Choosing the best spot to put an outdoor garden for cannabis plants

Published Jun 3, 2020 09:00 a.m. ET
iStock / Zbynek Pospisil

Now that it’s entirely legal to experiment outdoors while you learn how to grow weed in Canada, more people are trying their hand at the idea, and that is an incredible thing, but a lot of them have no idea what they’re doing. This is due to a sheer lack of experience, and a jumble of misinformation that flies around the internet about the cannabis plants hardiness.

Sure, a pot plant is relatively easy to grow in the great outdoors, but if you don’t pay attention to a few minor details, you could run into some big problems along the way, and that could cost you both financially and mentally. So instead of learning through a painful experience of trial and error by blindly placing your garden just anywhere, here are some pro tips and tricks to follow that will help to guarantee you a better harvest at the end of the year.

1. Light exposure

It might be tempting to place a pot plant or two in a garden that lines the side of your home, after all, these types of flower beds are common, which means less digging or guesswork, but if you do, chances are pretty good that your garden won’t get enough light to thrive, as the structure will block out much of the sun for far too long.

Cannabis plants can do quite well with a tiny bit of shade, which is why gloomy days have very little effect of their well-being, but they prefer large doses of all-natural sunlight for the entire day, so it’s always a good idea to choose a spot that is in the open, and not overshadowed by trees or surrounding trees for your outdoor garden.

2. Ground fertility

Nature is pretty amazing because it is self-feeding, as each year's worth of plant byproducts break down and become compost for the next one. However, this isn’t always the case, especially if you’re looking at using a pre-existing garden bed that hasn’t been cared for or filled in some time, or a spot that was dug up from someplace in the lawn, as these areas are not fed consistently, usually because we tend to keep them clean of debris.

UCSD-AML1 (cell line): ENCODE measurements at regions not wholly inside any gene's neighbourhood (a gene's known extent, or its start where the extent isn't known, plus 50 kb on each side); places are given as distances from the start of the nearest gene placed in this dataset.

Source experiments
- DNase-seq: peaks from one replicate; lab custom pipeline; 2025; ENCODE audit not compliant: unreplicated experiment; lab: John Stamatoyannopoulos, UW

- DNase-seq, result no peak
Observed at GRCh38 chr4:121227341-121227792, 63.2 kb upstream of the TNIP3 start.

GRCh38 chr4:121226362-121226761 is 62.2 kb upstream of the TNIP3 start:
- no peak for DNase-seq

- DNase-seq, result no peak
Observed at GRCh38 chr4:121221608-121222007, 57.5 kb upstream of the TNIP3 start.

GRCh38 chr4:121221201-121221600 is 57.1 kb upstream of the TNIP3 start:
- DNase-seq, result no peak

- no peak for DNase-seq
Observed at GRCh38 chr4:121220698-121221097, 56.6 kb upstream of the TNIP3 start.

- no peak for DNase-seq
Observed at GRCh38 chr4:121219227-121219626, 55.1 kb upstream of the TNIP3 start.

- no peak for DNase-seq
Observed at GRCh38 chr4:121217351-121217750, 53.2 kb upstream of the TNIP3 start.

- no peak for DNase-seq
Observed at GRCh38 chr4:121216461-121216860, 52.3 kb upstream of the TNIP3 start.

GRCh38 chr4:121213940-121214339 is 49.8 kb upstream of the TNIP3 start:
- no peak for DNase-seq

Wherever you put your garden bed, you’ll want to ensure that the ground is rich with essential nutrients that your pot plant will need to flourish, and if it doesn’t, then you’ll need to add some the old fashioned way. Using natural fertilizers such as compost or manure can work if you want to plant soon, and if you’re preparing for next year, clean food waste and lawn trimmings will make for an excellent base for the next growing season.

3. Accessibility

Take a look around at the potential spots that you’re considering for a garden and think about how easily accessible it is for you to get to. If you have to go too far out of your way to get to your growing pot plant, then you are a lot less likely to give it the attention and care that it needs, and if it’s out of sight, you risk pest infestations and major deficiencies getting out of hand before you notice what’s happening.


You'll want as much room as possible around the garden to freely walk around your glorious crop and closely inspect its progress, and it should be somewhere you spend a lot of time or at least visit often so that you aren’t tempted to skip out on essential watering and weeding throughout the growing season.

4. Discretion

The ideal cannabis garden is elusive because it would need all of the best qualities, including a little bit of secrecy, while somehow remaining accessible and providing full light. It might sound a little bit difficult, but it’s a necessary thought for one reason alone, and that is theft. Unfortunately, if the wrong person sees your sweet growing pot plant, they may be tempted to take it home, and that would be a major loss for you that could ruin the whole season.

To avoid this, some people use large raised garden beds that have walls to shield the reaching cannabis leaves from view, but other visual obstacles such as a small shed, fence, or bush lining can work great too. If you live in a high traffic area and none of these ideas is possible, then you may also want to invest in a pot plant lockbox that will provide an additional layer of protection when you need it the most.

5. Size

Last but not least is the size because, in this case, it really does matter. Think about the size that you’d like your cannabis cultivation operation to be, as in the number of plants. If you only want to grow one or two plants, then a small 4x4 or equivalent garden might be enough to do the trick, but if you want more than that, then you’ll have to make an estimate that includes space for rows and roots to flourish.

For every single pot plant that you want to grow, you will need a minimum of 2 feet squares, which can add up quite a bit, and you’ll want to have a nice gap between each row that you can comfortably walk down, and for your plants leaves to stretch out in. Though a seedling might not look like it needs a lot of room, it will eventually blossom into a mature stage that will require plenty more space, so plan ahead.

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